Monday, March 17, 2008

Al Qaeda is at war with us -- Part 1

In order to understand Al Qaeda, it is not enough to watch videotapes of Osama Bin Laden and Ayman al-Zawahiri. Bin Laden and al-Zawahiri understand that these will be translated into English and read in the West.

In order to understand them, one must read that which was not intended for Western consumption. One must read what they wrote, in Arabic, to the Muslim world.

Fortunately, a book entitled The Al Qaeda Reader allows one to do exactly that. It is a collection of English translations of Al Qaeda's most fundamental texts. It is Al Qaeda's version of Mein Kampf.

If you read these texts, you will immediately understand that Al Qaeda's war against us is total, absolute, and utterly uncompromising. It is not limited to any one country or issue. Rather, Al Qaeda's war aim is nothing less than the conversion of the entire world to Islam. Osama Bin Laden's offer to the US to end his war against us if we agree to convert was serious. Until the West converts, agrees to pay Jizya to Muslims, or destroys Al Qaeda, the war will continue.

The first essay in the Al Qaeda Reader was written by Osama Bin Laden. The essay was motivated by an exchange of letters between American and Saudi intellectuals. The Americans started the exchange with a letter entitled What We're Fighting For. It was an affirmation of American values and an explanation of the American response to September 11. The Saudis replied with a letter entitled How We Can Coexist. It welcomed a dialogue with Americans and explained certain points of agreement and disagreement with the American letter.

Bin Laden was deeply offended by the Saudi letter, not least by its title. He therefore wrote an open letter to the Saudis entitled Moderate Islam is a Prostration to the West.

Bin Laden gets right to the point in his opening sentence:

Praise be to Allah, who said: "O People of the Book [Christians and Jews], let us reach an agreement: that we worship none beside Allah, nor assign partners to Him, nor take each other as masters in place of Allah.

The essay -- and in the English translation, it is 40 pages long -- repeats, restates, and expands on this point, over and over. The following passages illustrate:

What the West desires is that we abandon the doctrine of Loyalty and Enmity [Zawahiri's doctrine that Muslims must be loyal to each other and hate non-Muslims], and offensive Jihad [the struggle to force non-Muslims to convert or pay Jizya]. That is the very essence of their request and desire of us. Do the intellectuals, then, think it's actually possible for Muslims to abandon these two commandments and simply to coexist with the West?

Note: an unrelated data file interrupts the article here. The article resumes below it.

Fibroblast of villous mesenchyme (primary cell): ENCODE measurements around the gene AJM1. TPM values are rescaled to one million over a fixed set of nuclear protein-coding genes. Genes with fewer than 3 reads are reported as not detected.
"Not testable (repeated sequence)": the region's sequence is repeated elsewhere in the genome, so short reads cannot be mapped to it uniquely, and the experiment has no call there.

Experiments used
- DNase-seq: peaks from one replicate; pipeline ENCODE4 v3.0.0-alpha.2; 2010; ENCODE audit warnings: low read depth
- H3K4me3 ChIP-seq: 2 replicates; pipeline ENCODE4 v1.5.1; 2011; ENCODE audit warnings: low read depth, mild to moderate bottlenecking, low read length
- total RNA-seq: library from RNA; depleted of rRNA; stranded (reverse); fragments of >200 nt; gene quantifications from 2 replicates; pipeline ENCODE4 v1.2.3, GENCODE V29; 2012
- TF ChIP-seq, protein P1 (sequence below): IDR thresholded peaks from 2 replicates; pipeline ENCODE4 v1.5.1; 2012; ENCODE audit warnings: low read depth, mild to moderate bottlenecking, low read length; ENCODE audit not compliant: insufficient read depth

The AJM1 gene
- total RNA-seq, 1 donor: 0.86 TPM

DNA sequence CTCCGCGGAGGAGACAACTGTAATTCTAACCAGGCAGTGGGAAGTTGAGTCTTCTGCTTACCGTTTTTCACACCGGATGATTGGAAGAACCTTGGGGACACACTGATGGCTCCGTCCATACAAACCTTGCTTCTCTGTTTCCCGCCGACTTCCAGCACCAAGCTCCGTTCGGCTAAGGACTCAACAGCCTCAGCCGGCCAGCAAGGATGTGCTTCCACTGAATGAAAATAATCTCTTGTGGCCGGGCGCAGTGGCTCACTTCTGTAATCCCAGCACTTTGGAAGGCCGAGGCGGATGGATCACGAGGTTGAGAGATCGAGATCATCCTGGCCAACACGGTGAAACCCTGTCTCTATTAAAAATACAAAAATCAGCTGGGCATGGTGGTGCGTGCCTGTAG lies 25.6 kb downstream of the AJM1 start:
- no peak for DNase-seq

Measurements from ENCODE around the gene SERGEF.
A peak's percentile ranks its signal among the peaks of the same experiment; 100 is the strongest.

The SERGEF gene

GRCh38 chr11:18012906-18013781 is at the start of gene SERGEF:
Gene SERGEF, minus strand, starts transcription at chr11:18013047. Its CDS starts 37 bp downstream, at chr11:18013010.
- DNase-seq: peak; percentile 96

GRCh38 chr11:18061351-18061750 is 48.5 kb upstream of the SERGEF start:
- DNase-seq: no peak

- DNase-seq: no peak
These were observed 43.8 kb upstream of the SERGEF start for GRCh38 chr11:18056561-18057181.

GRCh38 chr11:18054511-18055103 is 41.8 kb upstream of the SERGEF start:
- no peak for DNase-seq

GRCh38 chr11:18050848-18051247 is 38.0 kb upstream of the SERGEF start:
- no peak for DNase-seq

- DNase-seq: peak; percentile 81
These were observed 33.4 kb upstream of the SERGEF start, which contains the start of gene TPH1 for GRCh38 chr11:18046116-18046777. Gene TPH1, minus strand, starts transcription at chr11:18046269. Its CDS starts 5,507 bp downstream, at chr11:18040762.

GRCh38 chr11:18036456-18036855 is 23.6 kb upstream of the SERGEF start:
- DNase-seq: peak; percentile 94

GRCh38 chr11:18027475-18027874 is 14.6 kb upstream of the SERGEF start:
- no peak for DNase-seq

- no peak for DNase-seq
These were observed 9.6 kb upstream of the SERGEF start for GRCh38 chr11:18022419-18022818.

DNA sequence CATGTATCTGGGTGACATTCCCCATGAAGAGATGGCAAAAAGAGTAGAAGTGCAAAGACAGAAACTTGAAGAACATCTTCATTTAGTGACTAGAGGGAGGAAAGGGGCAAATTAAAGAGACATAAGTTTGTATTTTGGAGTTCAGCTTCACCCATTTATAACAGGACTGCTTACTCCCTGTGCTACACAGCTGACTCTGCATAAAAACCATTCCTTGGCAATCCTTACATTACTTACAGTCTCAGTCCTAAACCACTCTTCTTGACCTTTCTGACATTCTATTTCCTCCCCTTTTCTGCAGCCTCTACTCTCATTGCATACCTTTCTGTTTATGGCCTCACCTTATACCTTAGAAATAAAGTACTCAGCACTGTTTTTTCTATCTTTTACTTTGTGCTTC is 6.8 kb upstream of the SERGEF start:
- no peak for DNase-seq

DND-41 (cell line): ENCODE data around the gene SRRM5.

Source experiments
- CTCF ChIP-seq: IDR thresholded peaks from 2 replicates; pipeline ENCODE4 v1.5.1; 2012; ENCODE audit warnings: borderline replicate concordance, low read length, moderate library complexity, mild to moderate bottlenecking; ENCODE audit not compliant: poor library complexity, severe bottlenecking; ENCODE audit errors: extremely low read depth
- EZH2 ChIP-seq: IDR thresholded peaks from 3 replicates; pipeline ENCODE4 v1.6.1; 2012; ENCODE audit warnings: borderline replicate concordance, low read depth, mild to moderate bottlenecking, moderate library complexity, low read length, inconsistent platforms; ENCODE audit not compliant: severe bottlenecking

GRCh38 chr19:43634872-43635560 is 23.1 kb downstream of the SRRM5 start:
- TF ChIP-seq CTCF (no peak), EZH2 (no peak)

Battle, animosity and hatred -- directed from the Muslim to the Infidel -- is the foundation of our religion. The West perceives fighting, emnity, and hatred all for the sake of religion as unjust, hostile, and evil. But whose understanding of justice and righteousness is right -- our notions of justice and righteousness, or theirs?

Furthermore, how can [the Saudi intellectuals] claim that we have no right to force a people to change its particular values, when they transgress the bounds of nature? Such are lies. In fact, Muslims are obligated to raid the land of the infidels, occupy them, and exchange their system of governance for an Islamic system, barring any practice that contradicts the
Sharia from being publically voiced . . . .

Having read these passages, you should not fool yourself. Al Qaeda will not be satisfied by American withdrawal from Iraq, from Afghanistan, or by any other concession, short of American conversion to Islam, or agreement to pay Jizya. Instead, these partial concessions will merely encourage Al Qaeda, smelling success, to step up its war against us.

This is not a pleasant truth, or a truth Americans want to hear. But it is the truth. As a nation, we must make our decisions based on that which is real, not based on that which we wish were real. We must understand the truth of Al Qaeda's intentions, accept it, and act on it. That is not the path we want to follow, and it is not an easy path. But if we wish to maintain our values, it is the only path that is open to us.

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